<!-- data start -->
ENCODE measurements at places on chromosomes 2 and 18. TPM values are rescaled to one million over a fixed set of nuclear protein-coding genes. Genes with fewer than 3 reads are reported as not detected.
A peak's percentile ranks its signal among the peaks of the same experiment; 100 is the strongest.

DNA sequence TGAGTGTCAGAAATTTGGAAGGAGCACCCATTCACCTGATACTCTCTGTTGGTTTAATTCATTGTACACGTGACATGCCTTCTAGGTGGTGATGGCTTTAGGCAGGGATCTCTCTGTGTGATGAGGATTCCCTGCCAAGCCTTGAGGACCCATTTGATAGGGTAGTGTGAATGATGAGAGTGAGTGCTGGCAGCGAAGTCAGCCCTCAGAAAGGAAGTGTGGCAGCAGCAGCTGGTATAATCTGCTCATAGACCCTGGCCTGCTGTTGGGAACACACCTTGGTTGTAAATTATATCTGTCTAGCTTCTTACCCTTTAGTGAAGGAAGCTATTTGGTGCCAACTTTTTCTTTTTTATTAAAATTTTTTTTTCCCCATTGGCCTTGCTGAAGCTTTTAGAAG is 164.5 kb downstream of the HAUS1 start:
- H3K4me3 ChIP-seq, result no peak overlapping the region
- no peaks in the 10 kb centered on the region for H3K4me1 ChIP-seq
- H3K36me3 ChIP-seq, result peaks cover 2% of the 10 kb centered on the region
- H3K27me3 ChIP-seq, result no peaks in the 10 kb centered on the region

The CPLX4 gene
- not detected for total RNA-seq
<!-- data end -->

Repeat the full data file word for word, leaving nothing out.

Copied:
ENCODE measurements at places on chromosomes 2 and 18. TPM values are rescaled to one million over a fixed set of nuclear protein-coding genes. Genes with fewer than 3 reads are reported as not detected.
A peak's percentile ranks its signal among the peaks of the same experiment; 100 is the strongest.

DNA sequence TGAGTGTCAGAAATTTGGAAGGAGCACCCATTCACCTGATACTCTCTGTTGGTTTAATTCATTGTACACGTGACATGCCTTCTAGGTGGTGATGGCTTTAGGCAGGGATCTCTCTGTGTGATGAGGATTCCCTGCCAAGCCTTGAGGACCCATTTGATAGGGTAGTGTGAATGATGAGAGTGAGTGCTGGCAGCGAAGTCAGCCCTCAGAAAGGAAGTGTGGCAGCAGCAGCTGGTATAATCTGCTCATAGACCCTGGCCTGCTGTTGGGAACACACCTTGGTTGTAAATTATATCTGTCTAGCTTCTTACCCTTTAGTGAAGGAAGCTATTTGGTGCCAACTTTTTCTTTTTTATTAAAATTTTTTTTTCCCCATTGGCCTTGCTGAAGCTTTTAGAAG is 164.5 kb downstream of the HAUS1 start:
- H3K4me3 ChIP-seq, result no peak overlapping the region
- no peaks in the 10 kb centered on the region for H3K4me1 ChIP-seq
- H3K36me3 ChIP-seq, result peaks cover 2% of the 10 kb centered on the region
- H3K27me3 ChIP-seq, result no peaks in the 10 kb centered on the region

The CPLX4 gene
- not detected for total RNA-seq